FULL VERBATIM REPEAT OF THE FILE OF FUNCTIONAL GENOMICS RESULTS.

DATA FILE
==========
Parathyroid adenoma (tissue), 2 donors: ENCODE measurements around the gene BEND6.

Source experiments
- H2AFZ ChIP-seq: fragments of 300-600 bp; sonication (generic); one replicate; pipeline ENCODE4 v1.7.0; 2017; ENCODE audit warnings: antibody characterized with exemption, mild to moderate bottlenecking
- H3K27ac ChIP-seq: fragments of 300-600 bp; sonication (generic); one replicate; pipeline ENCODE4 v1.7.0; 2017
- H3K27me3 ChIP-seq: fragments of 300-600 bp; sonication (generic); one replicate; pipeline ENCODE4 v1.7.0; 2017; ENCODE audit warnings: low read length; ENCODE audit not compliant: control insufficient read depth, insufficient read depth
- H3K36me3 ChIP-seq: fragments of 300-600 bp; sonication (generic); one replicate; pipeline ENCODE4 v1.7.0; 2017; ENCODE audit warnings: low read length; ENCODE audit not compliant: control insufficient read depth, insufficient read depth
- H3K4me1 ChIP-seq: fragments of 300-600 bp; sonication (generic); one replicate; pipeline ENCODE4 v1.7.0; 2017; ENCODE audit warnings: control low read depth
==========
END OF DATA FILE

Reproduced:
Parathyroid adenoma (tissue), 2 donors: ENCODE measurements around the gene BEND6.

Source experiments
- H2AFZ ChIP-seq: fragments of 300-600 bp; sonication (generic); one replicate; pipeline ENCODE4 v1.7.0; 2017; ENCODE audit warnings: antibody characterized with exemption, mild to moderate bottlenecking
- H3K27ac ChIP-seq: fragments of 300-600 bp; sonication (generic); one replicate; pipeline ENCODE4 v1.7.0; 2017
- H3K27me3 ChIP-seq: fragments of 300-600 bp; sonication (generic); one replicate; pipeline ENCODE4 v1.7.0; 2017; ENCODE audit warnings: low read length; ENCODE audit not compliant: control insufficient read depth, insufficient read depth
- H3K36me3 ChIP-seq: fragments of 300-600 bp; sonication (generic); one replicate; pipeline ENCODE4 v1.7.0; 2017; ENCODE audit warnings: low read length; ENCODE audit not compliant: control insufficient read depth, insufficient read depth
- H3K4me1 ChIP-seq: fragments of 300-600 bp; sonication (generic); one replicate; pipeline ENCODE4 v1.7.0; 2017; ENCODE audit warnings: control low read depth